Here’s a couple links: (you can buy it from this site) (more generic about flower remedies, not Rescue Remedy) (the source, so to speak)

If your kitties spat when they’ve got free roam of the whole house and nothing to stress them, you really don’t want to lock them in a kennel together when they’re under stress. That’s just begging for trouble (unless trying to find a vet while you’re on the road is your idea of fun.)

I’d guess your vet is probably giving you acepromazine. It’s one of the most commonly used critter sedatives. Depending on the dosage, effects can range from knocking a little of the edge off to knocking them flat on their hairy little butts. I aced all of mine before our interstate move, but only because I had them all in the car with me and could watch them for adverse reactions. And, of course, all of my pets were rather younger than your kitty. Some vets don’t like to use ace in older pets. I’m not certain of the details, but my understanding is that it’s got to do with older animals’ slower metabolisms and ace’s hypotensive effects.

You might try acclimating your older kitty to her carrier, since once she’s in and moving she seems to be fine. Let the carriers sit out in the middle of the floor (the more in the way something is, the better cats like it) with the doors open. Put treats in the carriers. Leave something she isn’t supposed to lay on in there. (I’ve found that dry-clean-only clothes in a contrasting color to your cat hair are the best cat magnets ever.) If she thinks it’s all her idea, she’ll go along with it a lot better.

I don’t know that I would offer them food and water quite that often. Actually, I don’t know that I’d offer them food and water at all while you’re driving. Fasting for 16 hours won’t hurt 'em unless they’ve got health issues, and it can really cut down on the amount of cat puke you have to clean up. Trust me, you don’t want them yakking in their carriers and having to try to clean up the crate and the cat in the back of the car at a rest stop. You just don’t. If it were me, I’d pull their food at bedtime the night before, and the water when you get up that morning. Then I’d stop halfway and offer the litterbox (you might consider getting a dog crate for the litterbox, so you can just open the crate doors and let them run from one to the other and minimize the chance of them trying to go anywhere). Since they’re not eating and drinking, they won’t need to go as often.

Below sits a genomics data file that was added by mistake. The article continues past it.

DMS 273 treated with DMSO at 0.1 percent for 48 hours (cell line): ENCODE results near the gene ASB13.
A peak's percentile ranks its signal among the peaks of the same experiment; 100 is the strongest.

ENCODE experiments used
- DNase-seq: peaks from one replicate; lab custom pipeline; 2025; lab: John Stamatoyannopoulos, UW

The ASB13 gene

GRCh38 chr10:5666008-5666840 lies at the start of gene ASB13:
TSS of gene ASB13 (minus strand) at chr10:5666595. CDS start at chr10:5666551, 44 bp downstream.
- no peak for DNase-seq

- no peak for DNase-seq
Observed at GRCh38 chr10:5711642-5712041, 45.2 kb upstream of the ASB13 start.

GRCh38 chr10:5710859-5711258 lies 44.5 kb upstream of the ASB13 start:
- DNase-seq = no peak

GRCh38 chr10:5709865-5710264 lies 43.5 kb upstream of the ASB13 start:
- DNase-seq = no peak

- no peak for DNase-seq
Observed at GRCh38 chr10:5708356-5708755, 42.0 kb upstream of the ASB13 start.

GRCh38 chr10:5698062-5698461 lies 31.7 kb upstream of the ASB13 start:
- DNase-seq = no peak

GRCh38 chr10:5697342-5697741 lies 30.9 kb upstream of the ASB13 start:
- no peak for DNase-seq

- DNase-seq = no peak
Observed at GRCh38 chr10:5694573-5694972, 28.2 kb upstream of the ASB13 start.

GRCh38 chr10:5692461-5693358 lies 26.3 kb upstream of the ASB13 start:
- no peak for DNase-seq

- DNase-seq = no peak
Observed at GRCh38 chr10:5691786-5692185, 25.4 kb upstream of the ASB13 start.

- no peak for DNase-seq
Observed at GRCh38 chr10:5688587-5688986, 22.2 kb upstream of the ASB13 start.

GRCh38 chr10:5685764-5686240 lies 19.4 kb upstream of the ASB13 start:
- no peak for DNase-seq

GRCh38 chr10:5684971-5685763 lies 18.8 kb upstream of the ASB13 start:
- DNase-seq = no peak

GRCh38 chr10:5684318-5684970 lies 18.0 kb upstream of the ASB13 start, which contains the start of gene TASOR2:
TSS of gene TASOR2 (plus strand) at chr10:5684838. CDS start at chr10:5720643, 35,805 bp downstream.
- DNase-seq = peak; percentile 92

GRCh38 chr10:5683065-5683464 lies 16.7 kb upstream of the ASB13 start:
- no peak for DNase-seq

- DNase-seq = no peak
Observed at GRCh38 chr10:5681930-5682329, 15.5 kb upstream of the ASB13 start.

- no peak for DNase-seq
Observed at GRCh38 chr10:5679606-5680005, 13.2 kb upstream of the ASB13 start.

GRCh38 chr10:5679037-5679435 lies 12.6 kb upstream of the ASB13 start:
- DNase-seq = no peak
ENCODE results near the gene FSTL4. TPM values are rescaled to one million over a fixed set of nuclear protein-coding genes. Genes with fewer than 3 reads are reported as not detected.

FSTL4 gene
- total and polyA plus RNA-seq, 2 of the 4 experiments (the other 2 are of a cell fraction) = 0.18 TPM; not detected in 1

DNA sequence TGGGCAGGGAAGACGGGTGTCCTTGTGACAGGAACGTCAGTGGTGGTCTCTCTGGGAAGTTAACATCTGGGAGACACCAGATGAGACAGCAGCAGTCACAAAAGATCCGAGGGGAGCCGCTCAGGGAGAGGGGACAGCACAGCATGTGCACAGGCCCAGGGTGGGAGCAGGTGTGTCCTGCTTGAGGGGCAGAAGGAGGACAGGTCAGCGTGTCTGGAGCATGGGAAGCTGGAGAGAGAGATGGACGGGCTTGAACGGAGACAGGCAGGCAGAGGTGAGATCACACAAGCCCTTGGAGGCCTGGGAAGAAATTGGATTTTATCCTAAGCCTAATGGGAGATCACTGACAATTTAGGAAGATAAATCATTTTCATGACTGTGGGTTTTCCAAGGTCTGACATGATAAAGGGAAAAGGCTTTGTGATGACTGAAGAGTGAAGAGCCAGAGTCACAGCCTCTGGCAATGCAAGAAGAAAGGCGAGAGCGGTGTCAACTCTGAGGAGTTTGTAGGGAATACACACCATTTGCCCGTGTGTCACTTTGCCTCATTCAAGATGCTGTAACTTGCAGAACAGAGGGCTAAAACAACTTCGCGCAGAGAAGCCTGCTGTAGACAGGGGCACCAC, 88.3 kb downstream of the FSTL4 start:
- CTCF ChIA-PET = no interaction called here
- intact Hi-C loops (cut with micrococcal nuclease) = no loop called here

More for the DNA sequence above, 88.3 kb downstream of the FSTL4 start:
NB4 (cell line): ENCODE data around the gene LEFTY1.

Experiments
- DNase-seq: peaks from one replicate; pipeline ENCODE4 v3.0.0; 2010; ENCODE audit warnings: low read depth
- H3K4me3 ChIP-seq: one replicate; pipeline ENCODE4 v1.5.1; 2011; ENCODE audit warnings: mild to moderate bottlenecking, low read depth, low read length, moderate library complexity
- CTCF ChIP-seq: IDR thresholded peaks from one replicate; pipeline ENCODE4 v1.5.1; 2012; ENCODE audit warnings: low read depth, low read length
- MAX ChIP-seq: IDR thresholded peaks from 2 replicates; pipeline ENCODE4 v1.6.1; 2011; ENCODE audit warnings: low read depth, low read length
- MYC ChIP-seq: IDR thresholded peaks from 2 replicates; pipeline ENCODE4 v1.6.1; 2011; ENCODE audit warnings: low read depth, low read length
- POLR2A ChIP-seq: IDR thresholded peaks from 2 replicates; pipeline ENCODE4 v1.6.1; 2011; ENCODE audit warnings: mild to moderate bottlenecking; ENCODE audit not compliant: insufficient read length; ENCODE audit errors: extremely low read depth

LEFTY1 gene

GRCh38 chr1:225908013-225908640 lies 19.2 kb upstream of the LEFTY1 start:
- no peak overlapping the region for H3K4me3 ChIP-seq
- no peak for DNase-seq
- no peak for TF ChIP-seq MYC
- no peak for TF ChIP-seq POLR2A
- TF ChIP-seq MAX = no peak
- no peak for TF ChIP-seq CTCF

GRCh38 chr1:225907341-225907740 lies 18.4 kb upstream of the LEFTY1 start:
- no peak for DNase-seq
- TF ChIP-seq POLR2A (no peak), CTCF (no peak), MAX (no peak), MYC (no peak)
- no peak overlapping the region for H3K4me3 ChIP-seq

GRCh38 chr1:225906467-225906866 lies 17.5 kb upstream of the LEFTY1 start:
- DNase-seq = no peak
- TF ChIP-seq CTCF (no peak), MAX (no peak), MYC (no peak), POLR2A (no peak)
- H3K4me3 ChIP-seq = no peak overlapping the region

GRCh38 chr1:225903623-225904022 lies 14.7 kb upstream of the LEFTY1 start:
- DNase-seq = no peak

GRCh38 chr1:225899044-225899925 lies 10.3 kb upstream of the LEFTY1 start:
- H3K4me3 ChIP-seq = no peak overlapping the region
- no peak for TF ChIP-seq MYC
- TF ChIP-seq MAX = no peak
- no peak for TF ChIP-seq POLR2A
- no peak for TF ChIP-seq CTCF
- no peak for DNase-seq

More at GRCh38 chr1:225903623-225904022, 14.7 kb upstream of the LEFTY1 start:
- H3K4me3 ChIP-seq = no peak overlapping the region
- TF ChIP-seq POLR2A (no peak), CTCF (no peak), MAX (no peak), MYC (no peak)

If you’ve got pukers, you might also speak to your vet about getting them an anti-emetic. Some of them have sedative side effects, which is especially nice for a nervous kitty who alternates between yowling and puking.

Mauvaise: thanks, but I don’t have time to experiment – we’re leaving Sept. 11. I ordered the feliway; I read the info on that site and it sounded like it would work my girls.
CrazyCatLady: We’ve been giving away most of our old furniture, and as things disappear, I’ve noticed that my girls are spatting and challenging each other for territory a lot more. I gave away the chair that my youngest cat had claimed, and now both of them are squabbling over the one chair that’s left. This is why I was concerned about putting both of them in one cage. I’ve decided to put each cat in her own carrier and use the feliway spray. I think I should offer them water – not good for them to get dehydrated – and take a packet of their treats and a small litter pan. My main concern was that one of both would get loose in the car and crawl under a front seat and get stuck. S.o. says I’m worrying about it too much – at our new house, we have a garage, and he figures that eventually they’d leave the car and run into the house.
Oh well, we’ll survive it somehow. Thanks everyone for your input.